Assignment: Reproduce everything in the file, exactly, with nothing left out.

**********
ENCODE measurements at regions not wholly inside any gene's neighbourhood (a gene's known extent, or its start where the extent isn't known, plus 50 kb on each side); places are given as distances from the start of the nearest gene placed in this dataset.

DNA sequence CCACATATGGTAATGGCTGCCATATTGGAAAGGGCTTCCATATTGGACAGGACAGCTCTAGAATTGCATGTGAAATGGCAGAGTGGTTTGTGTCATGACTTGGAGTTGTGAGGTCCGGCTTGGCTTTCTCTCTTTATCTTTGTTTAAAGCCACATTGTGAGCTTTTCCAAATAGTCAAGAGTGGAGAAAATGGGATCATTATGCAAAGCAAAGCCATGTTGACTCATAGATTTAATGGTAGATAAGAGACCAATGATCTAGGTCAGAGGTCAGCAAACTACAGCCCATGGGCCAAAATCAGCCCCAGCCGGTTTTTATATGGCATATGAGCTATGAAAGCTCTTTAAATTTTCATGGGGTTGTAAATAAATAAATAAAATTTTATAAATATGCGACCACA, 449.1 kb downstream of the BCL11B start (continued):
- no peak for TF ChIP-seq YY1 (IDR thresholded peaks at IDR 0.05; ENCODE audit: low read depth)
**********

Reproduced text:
ENCODE measurements at regions not wholly inside any gene's neighbourhood (a gene's known extent, or its start where the extent isn't known, plus 50 kb on each side); places are given as distances from the start of the nearest gene placed in this dataset.

DNA sequence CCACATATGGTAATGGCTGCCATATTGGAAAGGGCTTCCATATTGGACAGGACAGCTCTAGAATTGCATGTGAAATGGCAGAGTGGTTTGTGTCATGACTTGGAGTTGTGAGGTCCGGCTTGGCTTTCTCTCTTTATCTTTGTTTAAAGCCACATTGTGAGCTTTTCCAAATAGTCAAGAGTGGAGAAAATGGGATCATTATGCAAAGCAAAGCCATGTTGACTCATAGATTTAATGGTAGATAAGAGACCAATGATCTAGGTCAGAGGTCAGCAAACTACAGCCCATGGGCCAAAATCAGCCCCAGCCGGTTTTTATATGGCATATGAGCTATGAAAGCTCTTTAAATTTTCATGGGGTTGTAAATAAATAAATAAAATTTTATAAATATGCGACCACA, 449.1 kb downstream of the BCL11B start (continued):
- no peak for TF ChIP-seq YY1 (IDR thresholded peaks at IDR 0.05; ENCODE audit: low read depth)